BOOK REVIEW: Photographing Amin, Kenyatta and Ethiopian Famine

Mohinder Dhillons camera work speaks for him all over the world. He captured some of the most significant historic events of the 20th century. Here in Uganda, he filmed and photographed the start of General Idi Amin Dadas rule in 1971 and his downfall in April 1979. He actually witnessed Amins desperate last flight out of Uganda forever from Jinja in a Libyan helicopter. In between, Dhillon got close enough to Amin to end up liking the man personally even as he reported on the murders committed in his name. And now he has documented all this in his memoir: My Camera, My Life.
My Camera, My Life book cover
Why should you read Mohinder Dhillon's autobiography My Camera, My Life? Dhillon is one of the most remarkable men you have never heard about. His life reads like an adventure story. Here is a man who was born in India in 1931, made his name in Africa in the 1960s, and was successful enough to be on first name basis with world leaders in Europe in the 1980s.

Dhillon's life and achievements are more astonishing when you realise that he did all this with very little formal education. He failed his Ordinary Level exams and stumbled into a journalism career after his father fortuitously bought him a second hand Box Brownie camera in 1948.

Dhillon did not even intend to become a photojournalist. His ambition, at the beginning, was to be a successful studio photographer. He wanted to make enough money to earn a living so he did not continue to drain the meagre resources of his struggling father who was a clerk in the East African Railways and Harbours Corporation. The third born of seven children, he was terrified of bringing disgrace to the family by failing to earn his own upkeep.

His father Tek Singh had left their tiny, poverty stricken village Babar Pur in India in 1918 at just seventeen years old for Africa to work on the East African railway. He had arrived with nothing in his rags at Mombasa, Kenya; slept on Sikh temple verandas, and worked for twenty-nine years before he could afford to send for his growing family to live with him in Nairobi in 1947.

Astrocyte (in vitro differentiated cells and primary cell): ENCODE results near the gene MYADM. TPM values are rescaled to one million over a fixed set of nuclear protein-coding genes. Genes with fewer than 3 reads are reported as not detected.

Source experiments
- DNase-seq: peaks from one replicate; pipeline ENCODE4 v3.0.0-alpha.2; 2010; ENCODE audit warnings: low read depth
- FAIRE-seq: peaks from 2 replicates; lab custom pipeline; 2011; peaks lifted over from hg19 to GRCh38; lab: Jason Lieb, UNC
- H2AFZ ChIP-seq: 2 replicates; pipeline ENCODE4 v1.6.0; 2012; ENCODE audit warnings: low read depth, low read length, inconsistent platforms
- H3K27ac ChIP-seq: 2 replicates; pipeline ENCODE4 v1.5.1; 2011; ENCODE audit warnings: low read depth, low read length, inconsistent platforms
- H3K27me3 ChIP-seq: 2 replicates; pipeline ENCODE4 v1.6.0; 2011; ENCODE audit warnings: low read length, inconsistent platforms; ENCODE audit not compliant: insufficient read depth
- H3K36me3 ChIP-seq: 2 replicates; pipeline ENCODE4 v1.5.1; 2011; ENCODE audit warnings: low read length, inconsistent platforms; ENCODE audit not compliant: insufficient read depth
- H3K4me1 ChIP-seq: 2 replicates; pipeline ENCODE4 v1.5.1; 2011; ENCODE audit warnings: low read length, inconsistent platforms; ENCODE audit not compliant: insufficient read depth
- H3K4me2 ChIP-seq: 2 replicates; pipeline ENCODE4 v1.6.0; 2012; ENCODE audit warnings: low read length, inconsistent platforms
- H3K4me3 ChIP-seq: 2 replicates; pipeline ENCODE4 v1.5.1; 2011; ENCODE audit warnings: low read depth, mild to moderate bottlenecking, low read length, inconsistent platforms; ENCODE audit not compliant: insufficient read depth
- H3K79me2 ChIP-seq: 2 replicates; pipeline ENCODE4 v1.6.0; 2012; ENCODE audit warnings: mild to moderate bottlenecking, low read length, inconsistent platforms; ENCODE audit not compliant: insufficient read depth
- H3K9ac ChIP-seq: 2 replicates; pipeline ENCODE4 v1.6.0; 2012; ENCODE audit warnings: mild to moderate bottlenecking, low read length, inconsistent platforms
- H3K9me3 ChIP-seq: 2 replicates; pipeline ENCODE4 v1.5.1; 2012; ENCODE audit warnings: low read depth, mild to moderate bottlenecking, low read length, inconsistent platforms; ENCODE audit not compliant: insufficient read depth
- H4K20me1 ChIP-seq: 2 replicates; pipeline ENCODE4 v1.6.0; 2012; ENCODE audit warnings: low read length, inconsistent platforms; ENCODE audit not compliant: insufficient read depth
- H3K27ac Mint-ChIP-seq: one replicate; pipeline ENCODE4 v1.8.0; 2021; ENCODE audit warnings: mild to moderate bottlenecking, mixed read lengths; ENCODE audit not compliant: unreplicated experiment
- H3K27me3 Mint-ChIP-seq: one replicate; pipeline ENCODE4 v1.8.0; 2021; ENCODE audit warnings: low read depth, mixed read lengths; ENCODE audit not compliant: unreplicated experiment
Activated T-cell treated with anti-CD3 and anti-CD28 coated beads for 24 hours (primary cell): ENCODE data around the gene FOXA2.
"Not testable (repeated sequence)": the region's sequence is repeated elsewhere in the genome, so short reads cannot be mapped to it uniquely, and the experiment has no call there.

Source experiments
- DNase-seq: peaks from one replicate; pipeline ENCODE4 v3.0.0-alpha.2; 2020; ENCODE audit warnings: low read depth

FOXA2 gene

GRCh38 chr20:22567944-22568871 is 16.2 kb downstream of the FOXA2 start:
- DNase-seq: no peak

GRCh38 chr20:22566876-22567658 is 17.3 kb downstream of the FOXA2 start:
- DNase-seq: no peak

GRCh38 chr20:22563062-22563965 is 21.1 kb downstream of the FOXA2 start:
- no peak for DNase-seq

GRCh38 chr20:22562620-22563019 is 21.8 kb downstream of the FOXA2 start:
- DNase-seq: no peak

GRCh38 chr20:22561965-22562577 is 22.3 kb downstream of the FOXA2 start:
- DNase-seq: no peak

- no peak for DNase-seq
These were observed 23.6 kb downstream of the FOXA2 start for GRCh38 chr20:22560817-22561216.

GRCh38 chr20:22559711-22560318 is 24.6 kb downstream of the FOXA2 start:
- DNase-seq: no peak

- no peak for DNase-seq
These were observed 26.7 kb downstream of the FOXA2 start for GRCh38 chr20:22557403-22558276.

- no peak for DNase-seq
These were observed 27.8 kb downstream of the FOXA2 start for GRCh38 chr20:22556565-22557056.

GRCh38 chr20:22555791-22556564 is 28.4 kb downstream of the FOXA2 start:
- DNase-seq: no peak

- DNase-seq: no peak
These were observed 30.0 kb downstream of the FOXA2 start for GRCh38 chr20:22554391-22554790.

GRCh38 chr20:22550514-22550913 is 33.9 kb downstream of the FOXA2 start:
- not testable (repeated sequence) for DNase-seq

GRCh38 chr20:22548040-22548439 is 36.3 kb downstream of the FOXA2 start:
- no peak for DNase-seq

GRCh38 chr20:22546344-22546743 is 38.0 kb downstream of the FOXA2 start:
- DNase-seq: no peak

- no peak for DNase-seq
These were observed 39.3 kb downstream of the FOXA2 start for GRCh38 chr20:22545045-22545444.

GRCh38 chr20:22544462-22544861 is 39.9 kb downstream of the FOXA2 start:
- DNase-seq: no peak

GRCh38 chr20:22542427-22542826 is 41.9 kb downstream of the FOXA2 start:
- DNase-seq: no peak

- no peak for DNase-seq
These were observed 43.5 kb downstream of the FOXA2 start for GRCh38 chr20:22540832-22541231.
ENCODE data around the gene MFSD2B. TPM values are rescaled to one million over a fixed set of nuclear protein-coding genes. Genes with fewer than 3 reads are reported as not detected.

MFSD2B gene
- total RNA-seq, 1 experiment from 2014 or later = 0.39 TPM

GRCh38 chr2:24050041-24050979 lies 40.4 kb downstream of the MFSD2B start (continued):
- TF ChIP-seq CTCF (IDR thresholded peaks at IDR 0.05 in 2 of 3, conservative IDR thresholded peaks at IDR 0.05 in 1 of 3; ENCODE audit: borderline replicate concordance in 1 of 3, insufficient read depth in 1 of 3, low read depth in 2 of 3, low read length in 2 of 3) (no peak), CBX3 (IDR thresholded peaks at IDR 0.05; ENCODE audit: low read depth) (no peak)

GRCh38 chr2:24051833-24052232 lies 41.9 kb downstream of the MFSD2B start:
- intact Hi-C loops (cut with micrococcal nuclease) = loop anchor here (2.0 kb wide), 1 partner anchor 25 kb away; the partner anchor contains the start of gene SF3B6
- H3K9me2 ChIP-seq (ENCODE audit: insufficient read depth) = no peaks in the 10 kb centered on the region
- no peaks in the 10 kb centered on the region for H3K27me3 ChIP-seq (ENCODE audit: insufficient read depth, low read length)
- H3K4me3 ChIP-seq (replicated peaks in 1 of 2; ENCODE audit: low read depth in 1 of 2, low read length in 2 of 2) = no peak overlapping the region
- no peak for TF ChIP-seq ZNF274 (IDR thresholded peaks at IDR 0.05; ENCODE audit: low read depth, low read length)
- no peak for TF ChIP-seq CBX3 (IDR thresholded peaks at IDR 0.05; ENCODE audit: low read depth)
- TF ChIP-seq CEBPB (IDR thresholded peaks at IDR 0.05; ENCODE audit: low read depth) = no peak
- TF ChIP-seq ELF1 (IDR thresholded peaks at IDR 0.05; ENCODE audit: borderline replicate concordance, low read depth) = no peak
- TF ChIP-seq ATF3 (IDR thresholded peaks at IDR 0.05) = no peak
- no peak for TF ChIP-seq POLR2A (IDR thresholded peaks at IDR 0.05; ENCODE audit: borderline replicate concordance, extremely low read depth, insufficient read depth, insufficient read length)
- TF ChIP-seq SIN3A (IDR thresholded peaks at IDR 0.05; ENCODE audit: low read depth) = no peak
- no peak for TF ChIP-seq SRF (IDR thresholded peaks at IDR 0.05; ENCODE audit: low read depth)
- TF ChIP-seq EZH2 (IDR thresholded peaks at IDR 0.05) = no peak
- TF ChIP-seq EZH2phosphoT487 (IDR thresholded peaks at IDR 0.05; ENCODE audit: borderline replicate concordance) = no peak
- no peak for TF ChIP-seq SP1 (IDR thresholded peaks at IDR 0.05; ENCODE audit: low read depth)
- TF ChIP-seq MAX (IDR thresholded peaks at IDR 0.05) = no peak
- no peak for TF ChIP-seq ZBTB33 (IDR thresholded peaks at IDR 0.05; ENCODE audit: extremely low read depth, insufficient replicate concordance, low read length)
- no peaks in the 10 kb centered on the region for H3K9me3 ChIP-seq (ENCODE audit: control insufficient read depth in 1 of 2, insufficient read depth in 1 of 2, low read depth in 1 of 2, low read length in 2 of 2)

Sikhs by faith and a very tightly knit family, men were expected to go out and fend for their families. Dhillon was haunted by the sacrifices his father, uncle and female relatives had made. He refused to fail. Employed by Halle Studio in 1951, this school dropout without formal photographic training would buy out his employer in three years.

And then Dhillon was off! For the next forty-seven years, Dhillon was at the scene of most historic events in Africa and some of Asia's and Europe's. He filmed the painful emergence of Kenya from British colonial rule in the 1950s. His Black Man's Land, available on YouTube, maybe the earliest filmed record of Kenya's bloody struggle for independence and troubling aftermath.

Dhillon filmed and photographed the start of Ugandan president, General Idi Amin Dada's rule in Kampala in 1971. He also filmed Amin's downfall in April 1979, actually witnessing his desperate last flight out of Uganda forever from Jinja in a Libyan Bell twin-jet helicopter. In between, Dhillon got close enough to Amin to end up liking the man personally even as he reported on the murders committed in his name.

Dhillon's book, published in 2016, is one of the few on record that admits to the role of foreign media in crafting Amin's lasting image as the ogre of Africa. Dhillon is fascinating on Amin. Scholars of this unforgettable African leader will find My Camera, My Life invaluable.

But Amin is not the only African president Dhillon had extensive contact with. He was once the official photographer of Ethiopia's last emperor, Haile Selassie. Dhillon's Afripix Company (as he had renamed Halle studio in 1961) would document Selassie's international travels from 1966 to the meek dénouement of his reign on 12th September 1974. 

Dhillon writes of Ethiopia with more fondness than many other countries he reported from. The graciousness and suffering he witnessed in an Ethiopia continually wracked by famines and drought would crack through his journalistic impartiality. 

Dhillon was one of the several journalists to report consistently on Ethiopia's devastating 1980s famine. Their combined journalistic efforts would result in a global movement in 1984 to fundraise for Ethiopia's famine relief.

Nineteen years later, Dhillon would receive a knighthood with the title Sir from the Imperial Ethiopian Order of Saint Mary of Zion in 2005. The award came four years after his retirement from active journalism in 2001 at seventy.

My Camera, My Life by Mohinder Dhillon is an invaluable book. Beyond a memoir of Dhillon's own very adventurous life, My Camera is an eyewitness account of some of the 20th century's most significant historic events. A student of Africa could not find a richer resource.

Images 1